Crisis and Liberty: The Expansion of Government Power in American History

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Crisis and Liberty: Lecture 8

  • Crisis and Liberty Seminar

Tags U.S. EconomyU.S. HistoryPolitical Theory

06/26/2003Robert Higgs

The post-WWII operation of the national security state has been a major avenue for the expansion of government. A tremendous military-industrial-Congressional complex built up during the war. Some 40% of GDP was devoted to military purposes. The US in 1945 was the world’s military superpower.

Rather than dismantle those forces, the US created a policy of containment of Stalin’s Soviet Union that required those forces in a cold war against what was seen to be an evil empire, even though Russia had been allied with us. Central and Eastern Europe was under Soviet control. Truman took readily to this cold war, but the paying Americans did not. Red Army threats were built up. Tensions rose. The Soviets closed off land access to Berlin in 1948 and the US decided to airlift cargo into Berliners. War was averted.

Congress reorganized the military, creating the Department of Defense, the Army, the Navy, and a new Air Force. The same Act created the National Security Council with its own staff. The Central Intelligence Agency also emerged.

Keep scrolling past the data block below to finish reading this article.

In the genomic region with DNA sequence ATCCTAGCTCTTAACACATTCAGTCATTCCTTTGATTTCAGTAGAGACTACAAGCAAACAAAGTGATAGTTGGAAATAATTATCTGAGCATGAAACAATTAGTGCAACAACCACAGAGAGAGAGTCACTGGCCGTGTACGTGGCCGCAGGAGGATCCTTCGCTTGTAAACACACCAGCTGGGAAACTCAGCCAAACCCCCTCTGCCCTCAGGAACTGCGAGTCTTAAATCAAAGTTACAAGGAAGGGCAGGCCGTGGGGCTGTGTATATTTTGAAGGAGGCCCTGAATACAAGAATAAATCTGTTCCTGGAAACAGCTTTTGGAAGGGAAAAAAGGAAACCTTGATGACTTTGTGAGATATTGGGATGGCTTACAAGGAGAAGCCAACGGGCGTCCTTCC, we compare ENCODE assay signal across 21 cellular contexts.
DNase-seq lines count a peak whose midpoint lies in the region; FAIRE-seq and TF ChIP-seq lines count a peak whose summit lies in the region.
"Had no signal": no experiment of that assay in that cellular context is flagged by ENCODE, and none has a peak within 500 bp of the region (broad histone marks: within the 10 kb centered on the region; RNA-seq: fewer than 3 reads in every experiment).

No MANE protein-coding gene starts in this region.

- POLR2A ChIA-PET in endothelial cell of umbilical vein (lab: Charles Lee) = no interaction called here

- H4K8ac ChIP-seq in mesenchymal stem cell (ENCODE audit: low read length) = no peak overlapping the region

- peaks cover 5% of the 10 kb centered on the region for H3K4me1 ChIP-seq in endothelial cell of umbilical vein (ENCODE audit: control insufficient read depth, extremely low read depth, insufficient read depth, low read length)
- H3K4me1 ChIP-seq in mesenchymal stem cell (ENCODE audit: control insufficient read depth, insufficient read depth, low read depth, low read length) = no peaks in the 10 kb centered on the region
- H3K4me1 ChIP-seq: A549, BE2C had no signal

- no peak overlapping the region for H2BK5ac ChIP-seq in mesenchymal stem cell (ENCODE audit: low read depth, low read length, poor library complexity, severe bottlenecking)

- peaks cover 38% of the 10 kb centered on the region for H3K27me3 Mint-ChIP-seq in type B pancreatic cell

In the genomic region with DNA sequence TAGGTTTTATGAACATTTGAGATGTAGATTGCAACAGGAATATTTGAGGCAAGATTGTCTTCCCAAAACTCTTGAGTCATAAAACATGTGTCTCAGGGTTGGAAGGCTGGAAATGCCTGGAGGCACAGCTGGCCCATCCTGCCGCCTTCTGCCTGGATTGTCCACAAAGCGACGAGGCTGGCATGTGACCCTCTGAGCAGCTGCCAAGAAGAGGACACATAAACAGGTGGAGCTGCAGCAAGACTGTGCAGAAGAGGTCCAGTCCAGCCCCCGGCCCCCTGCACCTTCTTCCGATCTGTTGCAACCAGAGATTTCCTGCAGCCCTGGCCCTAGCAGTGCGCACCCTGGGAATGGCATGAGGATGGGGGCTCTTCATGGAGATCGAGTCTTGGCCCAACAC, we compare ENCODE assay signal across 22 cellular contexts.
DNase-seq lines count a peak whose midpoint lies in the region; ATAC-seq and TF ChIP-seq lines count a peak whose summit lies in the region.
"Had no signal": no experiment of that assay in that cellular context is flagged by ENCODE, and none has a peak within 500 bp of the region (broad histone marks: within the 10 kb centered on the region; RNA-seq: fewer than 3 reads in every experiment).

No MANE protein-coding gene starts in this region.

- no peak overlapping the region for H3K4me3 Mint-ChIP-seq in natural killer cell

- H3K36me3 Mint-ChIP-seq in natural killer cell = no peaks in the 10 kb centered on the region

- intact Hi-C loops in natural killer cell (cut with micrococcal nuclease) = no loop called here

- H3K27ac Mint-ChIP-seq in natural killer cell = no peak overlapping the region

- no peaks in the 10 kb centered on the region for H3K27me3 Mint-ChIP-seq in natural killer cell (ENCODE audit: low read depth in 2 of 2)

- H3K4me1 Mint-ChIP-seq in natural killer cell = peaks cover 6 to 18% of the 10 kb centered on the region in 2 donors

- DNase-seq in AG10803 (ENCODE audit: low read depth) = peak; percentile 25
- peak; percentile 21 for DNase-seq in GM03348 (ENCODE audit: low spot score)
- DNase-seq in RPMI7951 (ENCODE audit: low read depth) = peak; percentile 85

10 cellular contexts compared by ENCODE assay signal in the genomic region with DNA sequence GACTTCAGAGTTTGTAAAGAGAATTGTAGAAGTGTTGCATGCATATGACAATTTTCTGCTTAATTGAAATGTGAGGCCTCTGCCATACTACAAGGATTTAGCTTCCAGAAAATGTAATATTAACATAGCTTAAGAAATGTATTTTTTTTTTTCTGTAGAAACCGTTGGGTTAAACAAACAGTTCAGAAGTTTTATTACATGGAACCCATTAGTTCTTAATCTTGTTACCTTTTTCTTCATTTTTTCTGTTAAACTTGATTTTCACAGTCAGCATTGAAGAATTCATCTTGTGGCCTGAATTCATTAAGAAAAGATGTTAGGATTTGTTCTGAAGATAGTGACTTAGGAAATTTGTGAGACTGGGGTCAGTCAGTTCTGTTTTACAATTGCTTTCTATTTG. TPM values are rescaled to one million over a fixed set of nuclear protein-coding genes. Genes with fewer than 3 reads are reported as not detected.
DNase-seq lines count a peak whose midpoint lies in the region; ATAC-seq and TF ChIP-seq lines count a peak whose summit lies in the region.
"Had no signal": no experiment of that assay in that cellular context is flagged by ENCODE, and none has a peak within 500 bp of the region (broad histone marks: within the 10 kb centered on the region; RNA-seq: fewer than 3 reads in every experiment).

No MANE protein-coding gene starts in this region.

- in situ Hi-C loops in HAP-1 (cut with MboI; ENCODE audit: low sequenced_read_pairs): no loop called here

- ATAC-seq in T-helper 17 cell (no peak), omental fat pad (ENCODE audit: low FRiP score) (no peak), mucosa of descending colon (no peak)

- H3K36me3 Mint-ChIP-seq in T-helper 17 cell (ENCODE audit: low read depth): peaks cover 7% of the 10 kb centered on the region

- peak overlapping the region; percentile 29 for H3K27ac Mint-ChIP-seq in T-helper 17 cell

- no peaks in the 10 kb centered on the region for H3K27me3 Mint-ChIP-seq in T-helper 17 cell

Outbreak of war in Korea promoted a huge buildup of military that was then used to justify our permanent Cold War. The Korean action ended in a stalemate that continues today. Like Russia, North Korea made atomic bombs. For fifty-five years these situations continue to smolder.  Today’s Cold War is the War on Terrorism - a permanent war that can never be won. Two other events were part of the Cold War that made Americans extremely angry: Vietnam and the 1980 hostage taking in Tehran.

Bibliography (PDF):

Lecture 8 of 10 from Robert Higgs' Crisis and Liberty: The Expansion of Government Power in American History.


Robert Higgs

Dr. Robert Higgs is retired and lives in Mexico. He was a senior fellow in political economy for the Independent Institute and longtime editor of The Independent Review; he was also a senior fellow of the Mises Institute. He is the 2007 recipient of the Gary G. Schlarbaum Prize for Lifetime Achievement in the Cause of Liberty, and the 2015 Murray N. Rothbard Medal of Freedom.

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